Create and Enjoy Community

            Many years ago our son Dave wrote a Letter to the Editor of the Herald about the importance of community. As I remember, he praised the new benches in downtown Durango as a way to promote community. I was reminded of that after the events of the last few days.

            My wife and I were headed to a music festival on June 7th. Gail was driving and I was reading the Herald when she said something that grabbed my attention.

            I looked up and saw a white pickup truck headed right for us, in our lane. The next thing I remember clearly was being surrounded by the car’s airbag (which had already deflated, and finding pieces of glass. A couple from Odessa Texas peered through my window and asked if I was ok. I don’t remember exactly what I said—but was happy that there were people there, and that I could respond. I started to feel faint, but was able to recline my seat back and felt better.

            About that time another friendly face appeared at my window. David Austin, a first responder, had been a neighbor at Heartwood and is well known for his sense of humor—but then he was very serious. He asked questions to determine if I was oriented, then swiftly evaluated my physical status. Soon he was replaced by his wife, Sue, who is a nurse in the Centura system. Sue reassured me that I didn’t have a hemopericardium because my neck veins weren’t sticking out. That condition, resulting from chest trauma, can cause faintness, then death if not promptly treated. I was able to walk a few steps and eventually got into an ambulance.

            Gail and I were both taken to Mercy where CT scans showed we both had broken ribs and other minor, but painful, chest trauma. Gail didn’t fare as well as me. She has a fracture of left leg behind the kneecap—the tibial plateau. The “jaws of life” were needed to remove the doors on her side of the car, and there’ll be no walking for her for months.

            We have had amazing support from the many communities in which we are fortunate to participate. A partial list includes the Rotary Club of the Pine River Valley and the Pine River Library (both in Bayfield, Colorado, near where we live). People in the Durango Choral Society with which we both sing, Four Corners OB-GYN and San Juan Basin Public Health where I worked also sent cards or flowers. I’ve had calls and messages from the Friends Meeting (Quakers) to which I belong. Gail has had lots of visitors who have been wonderful to cheer her up.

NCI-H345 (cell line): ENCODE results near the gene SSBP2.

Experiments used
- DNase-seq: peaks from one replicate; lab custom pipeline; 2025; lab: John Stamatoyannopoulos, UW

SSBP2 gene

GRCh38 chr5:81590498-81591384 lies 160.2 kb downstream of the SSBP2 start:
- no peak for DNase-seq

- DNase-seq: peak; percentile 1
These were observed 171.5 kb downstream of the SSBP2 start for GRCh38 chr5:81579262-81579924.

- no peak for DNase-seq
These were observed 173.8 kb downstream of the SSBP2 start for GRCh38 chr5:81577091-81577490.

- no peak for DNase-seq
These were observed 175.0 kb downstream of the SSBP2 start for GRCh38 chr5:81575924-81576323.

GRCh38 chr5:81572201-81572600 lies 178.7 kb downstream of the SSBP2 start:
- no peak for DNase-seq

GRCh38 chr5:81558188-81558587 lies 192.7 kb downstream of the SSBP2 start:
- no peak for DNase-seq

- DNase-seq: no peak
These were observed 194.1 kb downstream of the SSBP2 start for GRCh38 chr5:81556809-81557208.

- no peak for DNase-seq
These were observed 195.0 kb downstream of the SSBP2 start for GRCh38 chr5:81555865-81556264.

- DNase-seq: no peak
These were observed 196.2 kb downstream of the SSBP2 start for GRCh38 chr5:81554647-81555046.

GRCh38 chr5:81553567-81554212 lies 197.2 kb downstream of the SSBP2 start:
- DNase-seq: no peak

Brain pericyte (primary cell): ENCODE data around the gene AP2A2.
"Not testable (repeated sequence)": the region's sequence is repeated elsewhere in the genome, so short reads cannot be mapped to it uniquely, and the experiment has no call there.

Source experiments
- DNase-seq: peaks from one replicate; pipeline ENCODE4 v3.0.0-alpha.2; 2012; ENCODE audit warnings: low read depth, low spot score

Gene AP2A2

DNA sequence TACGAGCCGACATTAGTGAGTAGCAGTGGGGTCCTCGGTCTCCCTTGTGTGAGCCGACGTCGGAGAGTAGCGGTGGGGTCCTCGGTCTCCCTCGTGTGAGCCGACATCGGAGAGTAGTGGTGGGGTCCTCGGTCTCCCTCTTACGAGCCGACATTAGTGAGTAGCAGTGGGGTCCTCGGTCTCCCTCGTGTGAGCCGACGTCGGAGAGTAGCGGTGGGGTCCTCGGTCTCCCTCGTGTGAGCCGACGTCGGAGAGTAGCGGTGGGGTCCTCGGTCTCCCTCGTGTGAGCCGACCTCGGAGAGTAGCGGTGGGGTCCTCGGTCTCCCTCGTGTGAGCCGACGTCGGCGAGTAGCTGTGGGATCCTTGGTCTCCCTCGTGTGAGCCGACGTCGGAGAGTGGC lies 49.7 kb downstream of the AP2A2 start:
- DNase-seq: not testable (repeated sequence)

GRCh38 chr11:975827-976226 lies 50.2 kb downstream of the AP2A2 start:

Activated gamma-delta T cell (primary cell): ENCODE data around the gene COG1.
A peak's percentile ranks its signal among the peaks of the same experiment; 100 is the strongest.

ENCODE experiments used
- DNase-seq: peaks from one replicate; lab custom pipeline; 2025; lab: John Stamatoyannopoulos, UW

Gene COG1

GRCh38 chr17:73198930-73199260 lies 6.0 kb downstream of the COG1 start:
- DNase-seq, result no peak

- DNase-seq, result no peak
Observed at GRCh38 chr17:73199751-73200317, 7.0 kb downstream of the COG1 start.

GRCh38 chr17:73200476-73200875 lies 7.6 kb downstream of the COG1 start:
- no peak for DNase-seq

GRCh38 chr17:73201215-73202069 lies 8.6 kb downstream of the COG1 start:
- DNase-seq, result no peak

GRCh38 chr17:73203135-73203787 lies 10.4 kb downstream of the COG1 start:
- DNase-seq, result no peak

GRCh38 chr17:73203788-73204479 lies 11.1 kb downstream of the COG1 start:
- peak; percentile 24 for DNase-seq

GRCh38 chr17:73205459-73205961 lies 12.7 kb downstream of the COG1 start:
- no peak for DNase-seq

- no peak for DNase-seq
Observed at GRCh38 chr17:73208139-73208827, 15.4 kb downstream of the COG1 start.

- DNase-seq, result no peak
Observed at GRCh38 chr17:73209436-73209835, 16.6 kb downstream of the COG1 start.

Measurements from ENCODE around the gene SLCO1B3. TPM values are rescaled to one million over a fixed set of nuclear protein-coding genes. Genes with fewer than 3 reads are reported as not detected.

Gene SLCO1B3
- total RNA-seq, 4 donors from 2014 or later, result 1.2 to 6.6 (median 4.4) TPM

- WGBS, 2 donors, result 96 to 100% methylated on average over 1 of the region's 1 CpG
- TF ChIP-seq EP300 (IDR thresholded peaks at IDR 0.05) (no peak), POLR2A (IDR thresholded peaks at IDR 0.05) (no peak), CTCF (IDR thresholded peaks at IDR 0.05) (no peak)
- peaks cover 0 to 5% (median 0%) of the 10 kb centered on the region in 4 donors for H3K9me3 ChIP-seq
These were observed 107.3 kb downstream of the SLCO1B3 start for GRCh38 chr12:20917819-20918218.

We are very fortunate to live in a community that has been supportive, Heartwood Cohousing. Recently I have been able to walk Ty, our dog, but neighbors have helped out at first and when I am not at home. Other neighbors are doing our community jobs for us and are helping to care for our plants and old horse. 

            The medical care has been excellent from the scene of the accident to Mercy where Gail had surgery to place an external scaffolding which immobilizes the affected knee. She was then moved to Cottonwood Rehab where we were greeted by friends and by strangers who soon became friends. She returned to Mercy for the expert surgery on her knee, and then back again to Cottonwood—it was like coming home. They permit Ty to visit (so long as he’s on a leash) and allow me and other guests to join Gail for meals. Gail enjoys the laughter of visiting kids in the in the common areas. The State Patrol Trooper who has been investigating the accident has been wonderful to deal with.

            This has little to do with issues of human population—except for one gratifying letter from someone I don’t know. It affirms the value of these columns. It reads, in part: “I hope you and your wife Gail have quick recoveries from the accident. I have followed your newspaper column for years and [value] your views on women’s rights and world overpopulation. Thank you for your service and educating all of us. Get well soon.” 

          Thank you, Tim W., and the many communities who have supported us.

©Richard Grossman MD, 2019

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Creative Commons Attribution 3.0 United States
This work is licensed under a Creative Commons Attribution 3.0 United States.